In NYC I ride a friend’s 25-yr-old steel bike and use a Kryptonite U-lock and cable. The quick releases are semi-secured with hose clamps. It ain’t that pretty, but it rides well.

    In London, I ride a cheap steel singlespeed. I bought it used and I use a D-lock (that’s a U-lock in Brit-speak :-) It’s got nutted wheels, so I don’t bother with the cable, since anyone with a wrench (OK – spanner) will probably have a cable cutter too. Lots of people in London ride expensive bikes to work, lock them in the same place each day, then marvel they are stolen. Really.

    With both my city rides, the bikes are reasonably unattractive but functional. I lock them to foil the spur-of-the-moment thief; I doubt any “pro” would be interested.

    I’ve got some good bikes I ride in the countryside. I have serious U-locks for them in storage (which is inside the house or inside my locked garage) and I lock them to each other and a floor anchor. So nothing can be “walked” or carried off. The garage is alarmed (as is the house). What I’m saying is “Try somewhere else – it’ll be a lot easier”.

    I don’t carry a huge lock on country rides. I have a small Abus chain lock that could probably be cut with wire cutters. I use it to lock the bike when I stop for a rest but rarely leave the bike out of sight. Country people tend to be both less thieving and more attentive than city folk and – as they say – any lock is better than no lock.

    One final point – in really disadvantaged urban areas, any bicycle has value. The guy who “needs” it probably doesn’t know the difference between a $50 bike and a $5000 one, but he may want it. Probably best to be on one that you are OK parting with if necessary.

  • Johnyradio

    Great article! But, why did you recommend kryptonite new york over Abus x-plus, when you and everybody else says it’s a fantastic lock?

    • http://thewirecutter.com/ tony kaye

      It’s listed in the guide:

      Drawbacks: It (Abus X-Plus) doesn’t come with insurance, the all-plastic carrying bracket miffs, and it costs $119. If you wouldn’t miss $119, then get it. Stat. And then get back to your insider trading.

      • Johnyradio

        You’re right.

        But I guess those seem like lower-priority to me, than the actual effectiveness of the lock. He says the Abus has “the best professional ratings of any lock available in America at this time.”

        True, cost is important, but the article is called “the best bike lock”, not “the best affordable bike lock”, or “the best locks that have a good carrying bracket”.

        Since as he notes, the Abus is very light, one has the option to stash it in a backpack, pocket, or make your own carrying bracket with some velcro or whatever.

        True, the insurance is a factor, but he even says insurance is the lowest-priority factor, and lists several reasons why.

        • http://thewirecutter.com/ tony kaye

          But that’s more than double the price. And he said if you have the extra cash to drop, by all means grab one. However, most people that visit our site want something that is top notch and cost effective. That’s the whole thing – best for most people. Just like audiophiles might not like our picks for headphones and coffee snobs might not like our brewing picks. Plain and simple.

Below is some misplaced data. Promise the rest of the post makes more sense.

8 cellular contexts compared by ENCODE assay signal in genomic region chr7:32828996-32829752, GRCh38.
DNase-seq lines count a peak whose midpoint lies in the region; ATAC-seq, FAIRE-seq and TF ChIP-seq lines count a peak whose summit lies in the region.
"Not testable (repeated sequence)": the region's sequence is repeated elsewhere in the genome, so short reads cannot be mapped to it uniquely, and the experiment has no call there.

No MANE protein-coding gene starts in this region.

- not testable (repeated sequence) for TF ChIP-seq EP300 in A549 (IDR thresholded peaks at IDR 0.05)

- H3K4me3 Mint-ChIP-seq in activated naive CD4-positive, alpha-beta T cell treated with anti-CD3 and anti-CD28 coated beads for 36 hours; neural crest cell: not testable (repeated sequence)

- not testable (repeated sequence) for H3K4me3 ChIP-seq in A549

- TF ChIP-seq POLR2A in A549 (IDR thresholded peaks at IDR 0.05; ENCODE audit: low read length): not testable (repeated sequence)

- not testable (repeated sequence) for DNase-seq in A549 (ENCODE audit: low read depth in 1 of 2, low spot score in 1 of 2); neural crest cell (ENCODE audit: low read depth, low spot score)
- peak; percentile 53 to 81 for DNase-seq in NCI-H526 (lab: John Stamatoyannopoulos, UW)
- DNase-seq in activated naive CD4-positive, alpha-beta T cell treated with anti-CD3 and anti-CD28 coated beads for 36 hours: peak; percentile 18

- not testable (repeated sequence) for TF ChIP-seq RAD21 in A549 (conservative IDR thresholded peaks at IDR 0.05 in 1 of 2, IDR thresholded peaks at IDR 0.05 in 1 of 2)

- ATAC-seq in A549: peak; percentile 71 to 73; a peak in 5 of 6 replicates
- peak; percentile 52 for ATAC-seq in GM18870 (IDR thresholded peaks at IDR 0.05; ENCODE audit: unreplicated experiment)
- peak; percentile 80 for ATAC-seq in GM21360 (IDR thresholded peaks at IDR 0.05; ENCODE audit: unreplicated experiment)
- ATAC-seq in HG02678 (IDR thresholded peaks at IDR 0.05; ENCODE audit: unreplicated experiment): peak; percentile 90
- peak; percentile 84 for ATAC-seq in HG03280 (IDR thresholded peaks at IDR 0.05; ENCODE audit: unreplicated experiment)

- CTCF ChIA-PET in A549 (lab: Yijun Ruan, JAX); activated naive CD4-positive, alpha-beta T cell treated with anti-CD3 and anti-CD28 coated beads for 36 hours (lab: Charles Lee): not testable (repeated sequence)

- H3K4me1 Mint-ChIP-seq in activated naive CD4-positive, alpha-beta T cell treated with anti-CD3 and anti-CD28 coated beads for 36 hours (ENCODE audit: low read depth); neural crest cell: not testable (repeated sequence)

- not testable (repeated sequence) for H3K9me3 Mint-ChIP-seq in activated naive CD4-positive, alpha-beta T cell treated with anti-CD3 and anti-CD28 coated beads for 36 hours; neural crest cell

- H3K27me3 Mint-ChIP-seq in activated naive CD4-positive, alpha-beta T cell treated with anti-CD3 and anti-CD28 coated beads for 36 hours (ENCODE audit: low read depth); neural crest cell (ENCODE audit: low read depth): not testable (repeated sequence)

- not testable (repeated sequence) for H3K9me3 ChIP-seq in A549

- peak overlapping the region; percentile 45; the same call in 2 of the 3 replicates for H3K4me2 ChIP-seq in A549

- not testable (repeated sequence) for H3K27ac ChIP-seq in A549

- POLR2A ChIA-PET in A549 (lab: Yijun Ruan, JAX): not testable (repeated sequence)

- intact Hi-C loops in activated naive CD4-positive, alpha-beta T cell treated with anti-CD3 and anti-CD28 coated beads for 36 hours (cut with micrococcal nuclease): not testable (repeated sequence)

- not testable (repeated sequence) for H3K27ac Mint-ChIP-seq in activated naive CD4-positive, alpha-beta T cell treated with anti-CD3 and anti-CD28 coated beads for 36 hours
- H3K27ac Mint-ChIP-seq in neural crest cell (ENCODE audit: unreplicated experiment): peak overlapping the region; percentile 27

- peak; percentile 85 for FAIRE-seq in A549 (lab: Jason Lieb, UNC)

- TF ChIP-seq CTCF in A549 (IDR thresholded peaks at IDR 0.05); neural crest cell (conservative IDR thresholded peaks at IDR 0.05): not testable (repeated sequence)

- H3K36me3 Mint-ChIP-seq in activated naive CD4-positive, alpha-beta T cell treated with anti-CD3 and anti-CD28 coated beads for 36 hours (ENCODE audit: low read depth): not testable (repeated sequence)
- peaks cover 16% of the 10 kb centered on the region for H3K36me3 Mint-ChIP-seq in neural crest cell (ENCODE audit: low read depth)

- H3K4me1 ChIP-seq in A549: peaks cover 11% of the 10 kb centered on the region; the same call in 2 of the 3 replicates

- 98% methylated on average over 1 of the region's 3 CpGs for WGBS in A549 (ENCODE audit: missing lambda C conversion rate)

• Johnyradio

            That makes total sense, and i do appreciate the quality information, solid comprehensive research, and a highly entertaining, street-wise narrative.

  • John M. Hammer

    Great article. Really one of the best I’ve read on this subject.

    Isn’t the Master Lock 8195D a better value than the Kryptonite Series 2 for bikes under $1000? I understand that the author feels that the mounting bracket on the Master Lock is very poor while the mounting bracket on the Kryptonite is fairly good. However, many of us don’t mount our locks on a bracket; we use our backpacks, a loop on our belts, or our rear racks – I have often carried U-locks by wedging them into and locking them around some portion of the bike (method varies depending on the bike’s and lock’s size and geometries), sometimes with a velcro strap or two to snug them down.

    The Master Lock’s shank is a little thicker. Just a little, but that can mean a lot when resisting leverage attacks. Assuming the steel is the same strength (perhaps not a fair assumption but I don’t see any evidence to the contrary), this should argue in favor of the Master Lock.

    More important than the slight difference in thickness of the steel, the Master Lock is double-bolted while the Kryptonite is single-bolted. The author himself calls this “lame” and in practice can be a decisive difference between the bike being boosted or being left completely unmolested because thieves in the know will avoid the double-bolted locks when possible because they take twice as long to defeat.